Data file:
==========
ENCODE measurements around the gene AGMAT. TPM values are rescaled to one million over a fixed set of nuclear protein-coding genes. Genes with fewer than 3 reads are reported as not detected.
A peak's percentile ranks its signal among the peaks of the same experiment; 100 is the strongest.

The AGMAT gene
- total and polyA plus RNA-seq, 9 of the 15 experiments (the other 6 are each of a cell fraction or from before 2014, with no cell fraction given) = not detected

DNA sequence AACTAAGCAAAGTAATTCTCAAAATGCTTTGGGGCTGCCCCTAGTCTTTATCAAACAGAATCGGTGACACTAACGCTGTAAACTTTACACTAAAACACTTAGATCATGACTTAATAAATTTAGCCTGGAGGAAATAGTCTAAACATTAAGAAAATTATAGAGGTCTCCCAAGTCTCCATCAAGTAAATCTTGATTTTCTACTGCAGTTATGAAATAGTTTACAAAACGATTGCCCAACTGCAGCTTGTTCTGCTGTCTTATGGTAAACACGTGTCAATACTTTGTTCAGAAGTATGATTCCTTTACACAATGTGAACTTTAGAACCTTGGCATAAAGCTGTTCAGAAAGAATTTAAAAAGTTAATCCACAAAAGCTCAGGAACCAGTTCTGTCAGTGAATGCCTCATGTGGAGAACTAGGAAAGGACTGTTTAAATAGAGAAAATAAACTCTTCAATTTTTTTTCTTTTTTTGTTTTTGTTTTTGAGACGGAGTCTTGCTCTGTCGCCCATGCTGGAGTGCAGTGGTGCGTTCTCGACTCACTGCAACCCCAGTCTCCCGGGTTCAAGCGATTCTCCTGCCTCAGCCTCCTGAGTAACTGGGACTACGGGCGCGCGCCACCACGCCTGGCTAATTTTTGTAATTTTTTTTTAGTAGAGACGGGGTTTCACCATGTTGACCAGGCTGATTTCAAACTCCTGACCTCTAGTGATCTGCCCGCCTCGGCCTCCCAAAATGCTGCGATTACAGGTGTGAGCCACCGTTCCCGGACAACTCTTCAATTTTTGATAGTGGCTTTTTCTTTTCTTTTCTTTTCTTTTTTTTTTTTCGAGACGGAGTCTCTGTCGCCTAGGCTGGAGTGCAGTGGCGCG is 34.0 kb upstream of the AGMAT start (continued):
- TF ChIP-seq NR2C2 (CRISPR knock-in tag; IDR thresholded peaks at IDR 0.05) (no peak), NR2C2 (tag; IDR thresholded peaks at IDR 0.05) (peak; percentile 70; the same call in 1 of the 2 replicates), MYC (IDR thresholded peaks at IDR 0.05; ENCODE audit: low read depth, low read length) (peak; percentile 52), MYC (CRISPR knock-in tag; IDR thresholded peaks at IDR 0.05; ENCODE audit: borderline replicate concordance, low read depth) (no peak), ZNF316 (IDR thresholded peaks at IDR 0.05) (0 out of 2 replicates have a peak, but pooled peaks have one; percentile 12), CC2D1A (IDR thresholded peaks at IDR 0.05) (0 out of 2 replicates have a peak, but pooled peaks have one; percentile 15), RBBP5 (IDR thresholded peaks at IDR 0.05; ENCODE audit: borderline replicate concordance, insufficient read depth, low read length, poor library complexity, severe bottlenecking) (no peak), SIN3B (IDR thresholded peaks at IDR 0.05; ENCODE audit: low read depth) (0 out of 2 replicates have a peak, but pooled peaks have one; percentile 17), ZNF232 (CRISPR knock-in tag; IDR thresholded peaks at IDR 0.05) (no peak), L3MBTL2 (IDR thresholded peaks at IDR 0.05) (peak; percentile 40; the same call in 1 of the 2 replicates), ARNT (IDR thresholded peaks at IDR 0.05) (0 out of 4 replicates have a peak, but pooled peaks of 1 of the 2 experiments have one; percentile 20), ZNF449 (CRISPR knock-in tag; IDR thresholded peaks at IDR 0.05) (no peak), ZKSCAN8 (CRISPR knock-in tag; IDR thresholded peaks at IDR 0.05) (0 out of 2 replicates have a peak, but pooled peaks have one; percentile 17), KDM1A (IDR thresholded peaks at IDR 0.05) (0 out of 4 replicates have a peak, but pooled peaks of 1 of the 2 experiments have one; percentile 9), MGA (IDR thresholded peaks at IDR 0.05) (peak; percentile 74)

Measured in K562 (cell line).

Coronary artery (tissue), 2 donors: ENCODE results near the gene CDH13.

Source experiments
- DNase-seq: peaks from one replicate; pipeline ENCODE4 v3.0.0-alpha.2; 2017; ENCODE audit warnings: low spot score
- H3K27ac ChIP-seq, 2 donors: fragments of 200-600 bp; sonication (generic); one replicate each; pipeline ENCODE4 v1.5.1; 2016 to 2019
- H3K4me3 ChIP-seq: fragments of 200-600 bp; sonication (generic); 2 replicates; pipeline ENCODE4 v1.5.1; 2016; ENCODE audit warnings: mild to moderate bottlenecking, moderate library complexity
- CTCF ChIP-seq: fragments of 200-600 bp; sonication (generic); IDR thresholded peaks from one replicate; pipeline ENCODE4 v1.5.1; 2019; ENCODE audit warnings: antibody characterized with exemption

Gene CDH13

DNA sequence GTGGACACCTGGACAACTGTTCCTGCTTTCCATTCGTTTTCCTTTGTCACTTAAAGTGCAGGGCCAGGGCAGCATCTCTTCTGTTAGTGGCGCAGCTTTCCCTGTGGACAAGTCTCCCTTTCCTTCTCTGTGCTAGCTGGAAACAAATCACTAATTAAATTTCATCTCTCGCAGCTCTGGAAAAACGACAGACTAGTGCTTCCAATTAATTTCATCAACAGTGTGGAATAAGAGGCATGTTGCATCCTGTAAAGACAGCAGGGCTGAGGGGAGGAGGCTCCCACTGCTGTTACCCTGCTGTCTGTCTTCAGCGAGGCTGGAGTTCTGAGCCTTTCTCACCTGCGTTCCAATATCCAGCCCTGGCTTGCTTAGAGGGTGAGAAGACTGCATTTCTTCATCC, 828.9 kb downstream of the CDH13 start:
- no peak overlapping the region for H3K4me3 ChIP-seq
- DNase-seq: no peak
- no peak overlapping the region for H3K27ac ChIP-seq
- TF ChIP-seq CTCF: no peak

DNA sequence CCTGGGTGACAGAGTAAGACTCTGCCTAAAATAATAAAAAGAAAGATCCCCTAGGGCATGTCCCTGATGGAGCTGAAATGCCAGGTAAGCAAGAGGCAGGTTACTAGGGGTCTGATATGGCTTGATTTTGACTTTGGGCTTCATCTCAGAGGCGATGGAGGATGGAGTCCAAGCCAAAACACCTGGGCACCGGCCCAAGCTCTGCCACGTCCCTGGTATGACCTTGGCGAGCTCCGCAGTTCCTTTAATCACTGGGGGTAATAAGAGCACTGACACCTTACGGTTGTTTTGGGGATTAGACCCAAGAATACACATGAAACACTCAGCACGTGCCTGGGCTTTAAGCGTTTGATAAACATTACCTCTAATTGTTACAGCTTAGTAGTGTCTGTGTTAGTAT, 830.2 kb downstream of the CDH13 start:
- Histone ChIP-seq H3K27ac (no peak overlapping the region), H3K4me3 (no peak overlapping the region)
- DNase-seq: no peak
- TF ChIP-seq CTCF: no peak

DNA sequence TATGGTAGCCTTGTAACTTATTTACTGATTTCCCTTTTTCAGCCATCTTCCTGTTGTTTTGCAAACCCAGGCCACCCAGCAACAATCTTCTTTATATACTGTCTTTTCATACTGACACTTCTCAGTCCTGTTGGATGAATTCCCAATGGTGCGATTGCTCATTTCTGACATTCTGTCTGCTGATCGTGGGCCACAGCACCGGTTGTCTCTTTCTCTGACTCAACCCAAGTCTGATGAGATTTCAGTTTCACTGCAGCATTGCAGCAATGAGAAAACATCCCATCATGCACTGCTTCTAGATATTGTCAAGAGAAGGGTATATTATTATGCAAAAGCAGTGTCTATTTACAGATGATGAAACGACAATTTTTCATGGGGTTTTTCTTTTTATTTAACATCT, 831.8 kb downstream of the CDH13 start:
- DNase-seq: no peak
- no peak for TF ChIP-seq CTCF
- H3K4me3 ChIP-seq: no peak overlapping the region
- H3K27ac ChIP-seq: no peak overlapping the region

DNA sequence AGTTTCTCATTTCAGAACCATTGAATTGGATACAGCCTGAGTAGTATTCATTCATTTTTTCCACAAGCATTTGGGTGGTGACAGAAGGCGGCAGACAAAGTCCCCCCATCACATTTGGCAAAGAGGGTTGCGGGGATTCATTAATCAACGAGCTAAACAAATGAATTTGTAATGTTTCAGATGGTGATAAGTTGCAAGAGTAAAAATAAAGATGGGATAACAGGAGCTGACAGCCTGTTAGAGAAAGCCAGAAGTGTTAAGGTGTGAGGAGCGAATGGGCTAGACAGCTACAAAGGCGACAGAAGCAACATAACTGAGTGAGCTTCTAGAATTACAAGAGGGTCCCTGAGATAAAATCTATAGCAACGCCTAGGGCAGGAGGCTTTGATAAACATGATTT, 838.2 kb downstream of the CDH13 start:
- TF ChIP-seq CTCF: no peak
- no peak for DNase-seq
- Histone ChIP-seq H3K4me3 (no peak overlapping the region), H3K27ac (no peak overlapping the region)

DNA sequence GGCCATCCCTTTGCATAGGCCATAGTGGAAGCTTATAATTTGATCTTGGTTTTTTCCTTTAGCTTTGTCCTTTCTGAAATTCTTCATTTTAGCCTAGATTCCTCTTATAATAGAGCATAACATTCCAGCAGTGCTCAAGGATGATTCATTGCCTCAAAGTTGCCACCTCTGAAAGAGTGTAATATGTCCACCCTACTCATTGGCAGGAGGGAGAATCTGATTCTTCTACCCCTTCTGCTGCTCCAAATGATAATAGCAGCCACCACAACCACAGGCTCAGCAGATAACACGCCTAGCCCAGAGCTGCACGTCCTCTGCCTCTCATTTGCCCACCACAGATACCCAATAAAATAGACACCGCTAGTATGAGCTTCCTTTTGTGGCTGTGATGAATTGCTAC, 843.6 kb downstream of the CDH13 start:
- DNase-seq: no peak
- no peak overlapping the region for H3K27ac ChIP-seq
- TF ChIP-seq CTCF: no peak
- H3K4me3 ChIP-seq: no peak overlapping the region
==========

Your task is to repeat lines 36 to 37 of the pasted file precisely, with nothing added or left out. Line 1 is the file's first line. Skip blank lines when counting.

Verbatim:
- TF ChIP-seq CTCF: no peak
- H3K4me3 ChIP-seq: no peak overlapping the region